Browse Prior Art Database

Electronic Payment System Architecture for Point Of Sale Application

IP.com Disclosure Number: IPCOM000106891D
Original Publication Date: 1992-Jan-01
Included in the Prior Art Database: 2005-Mar-21
Document File: 2 page(s) / 88K

Publishing Venue

IBM

Related People

Waters, J: AUTHOR

Abstract

Described is an architecture interface in point-of-sale (POS) applications which allows separation of plastic card validation routines from the mainline program, simplifying and isolating it from changes in cards/services specifications. Merchants may accept alternative types of card payment without affecting POS software. Terms are defined at the end of this article.

This text was extracted from an ASCII text file.
This is the abbreviated version, containing approximately 52% of the total text.

Electronic Payment System Architecture for Point Of Sale Application

       Described  is an architecture interface in point-of-sale
(POS) applications which allows separation of plastic card validation
routines from the mainline program, simplifying and isolating it from
changes in cards/services specifications.  Merchants may accept
alternative types of card payment without affecting POS software.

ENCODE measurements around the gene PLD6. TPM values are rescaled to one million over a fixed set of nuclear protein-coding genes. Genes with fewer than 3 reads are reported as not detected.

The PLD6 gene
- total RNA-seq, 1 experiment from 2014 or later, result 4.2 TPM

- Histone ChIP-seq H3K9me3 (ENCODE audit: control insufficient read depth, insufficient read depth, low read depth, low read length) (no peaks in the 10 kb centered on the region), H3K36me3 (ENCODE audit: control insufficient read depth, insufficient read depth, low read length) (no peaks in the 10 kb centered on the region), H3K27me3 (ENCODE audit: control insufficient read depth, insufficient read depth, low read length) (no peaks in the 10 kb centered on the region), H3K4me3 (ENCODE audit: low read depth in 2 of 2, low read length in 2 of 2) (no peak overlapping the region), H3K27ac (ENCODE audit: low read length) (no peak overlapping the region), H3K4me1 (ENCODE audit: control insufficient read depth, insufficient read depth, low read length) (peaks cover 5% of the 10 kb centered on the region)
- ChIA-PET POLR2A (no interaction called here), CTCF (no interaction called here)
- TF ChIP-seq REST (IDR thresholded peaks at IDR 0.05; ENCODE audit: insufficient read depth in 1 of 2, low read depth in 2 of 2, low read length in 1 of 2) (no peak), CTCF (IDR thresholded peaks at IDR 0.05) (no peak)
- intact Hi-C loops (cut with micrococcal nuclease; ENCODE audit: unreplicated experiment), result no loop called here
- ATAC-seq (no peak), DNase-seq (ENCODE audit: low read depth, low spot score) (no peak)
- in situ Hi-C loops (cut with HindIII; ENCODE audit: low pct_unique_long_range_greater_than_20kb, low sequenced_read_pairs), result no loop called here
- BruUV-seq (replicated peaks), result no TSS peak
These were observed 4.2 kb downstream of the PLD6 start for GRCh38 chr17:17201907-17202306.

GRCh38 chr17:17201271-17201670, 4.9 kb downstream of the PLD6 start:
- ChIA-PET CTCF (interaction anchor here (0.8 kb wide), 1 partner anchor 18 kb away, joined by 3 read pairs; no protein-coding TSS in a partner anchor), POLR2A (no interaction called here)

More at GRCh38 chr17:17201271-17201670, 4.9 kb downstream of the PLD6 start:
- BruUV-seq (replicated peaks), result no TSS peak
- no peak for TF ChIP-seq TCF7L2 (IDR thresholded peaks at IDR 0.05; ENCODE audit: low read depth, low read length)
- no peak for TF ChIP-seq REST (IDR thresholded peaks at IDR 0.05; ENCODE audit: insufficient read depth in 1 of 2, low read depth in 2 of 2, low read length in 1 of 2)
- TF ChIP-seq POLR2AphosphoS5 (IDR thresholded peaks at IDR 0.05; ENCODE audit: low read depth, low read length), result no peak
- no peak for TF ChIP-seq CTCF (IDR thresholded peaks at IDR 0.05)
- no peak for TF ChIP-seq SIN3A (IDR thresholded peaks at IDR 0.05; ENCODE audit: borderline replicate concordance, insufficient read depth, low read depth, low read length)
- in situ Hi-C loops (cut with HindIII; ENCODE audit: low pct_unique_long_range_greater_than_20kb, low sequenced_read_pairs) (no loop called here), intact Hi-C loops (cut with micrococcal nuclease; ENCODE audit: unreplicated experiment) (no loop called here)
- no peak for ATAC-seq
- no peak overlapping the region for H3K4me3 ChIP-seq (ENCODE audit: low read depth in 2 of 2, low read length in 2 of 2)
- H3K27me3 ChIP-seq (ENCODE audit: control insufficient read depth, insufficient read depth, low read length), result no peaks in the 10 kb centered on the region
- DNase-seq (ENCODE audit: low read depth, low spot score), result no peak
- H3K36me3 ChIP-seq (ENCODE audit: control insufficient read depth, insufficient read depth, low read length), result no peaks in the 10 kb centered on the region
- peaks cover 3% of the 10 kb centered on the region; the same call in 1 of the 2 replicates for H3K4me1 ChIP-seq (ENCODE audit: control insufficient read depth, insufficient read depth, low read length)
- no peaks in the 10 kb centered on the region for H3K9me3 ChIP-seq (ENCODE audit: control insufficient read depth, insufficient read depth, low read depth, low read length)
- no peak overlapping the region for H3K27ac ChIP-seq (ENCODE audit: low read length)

Terms are defined at the end of this article.

      Existing techniques treat the process of validating plastic
within the sales application, with the result that sales applications
require modification to allow the merchant to accept alternative
types of plastic.  Also sales applications require modification to
cope with alternative international and local standards to electronic
credit and debit transactions.

      The disclosed architecture in POS applications separates the
sales process from the process of validating plastic, allowing the
POS application to treat cash and plastic tenders by the same
process.  By using a logic language to model the process of
validating plastic, new flexibility results to modify the validation
process. Changes that can be accommodated are as follows.

      Introduction of new types of plastic, differences in
international standards for electronic debit and credit transactions
and variations in policies of individual merchants for accepting
electronic payments.

      Plastic, unlike bank notes and coins, is not easily validated
by hand.  Even if genuine, the plastic itself is no indication that
the customer has the money to pay which is particularly important for
debit transactions.  Hence, there is a need for electronic checking
of the plastic using either a local database or a remote database
provided by an acquirer.  When paying with plastic the POS
application software must be able to regard plastic simply as an
alternative to a cash tender allowing the application to accept any
plastic.  In concept the information on plastic amounts to account
identification and status, but the detail of how individual plastic
is validated varies widely with card type and n...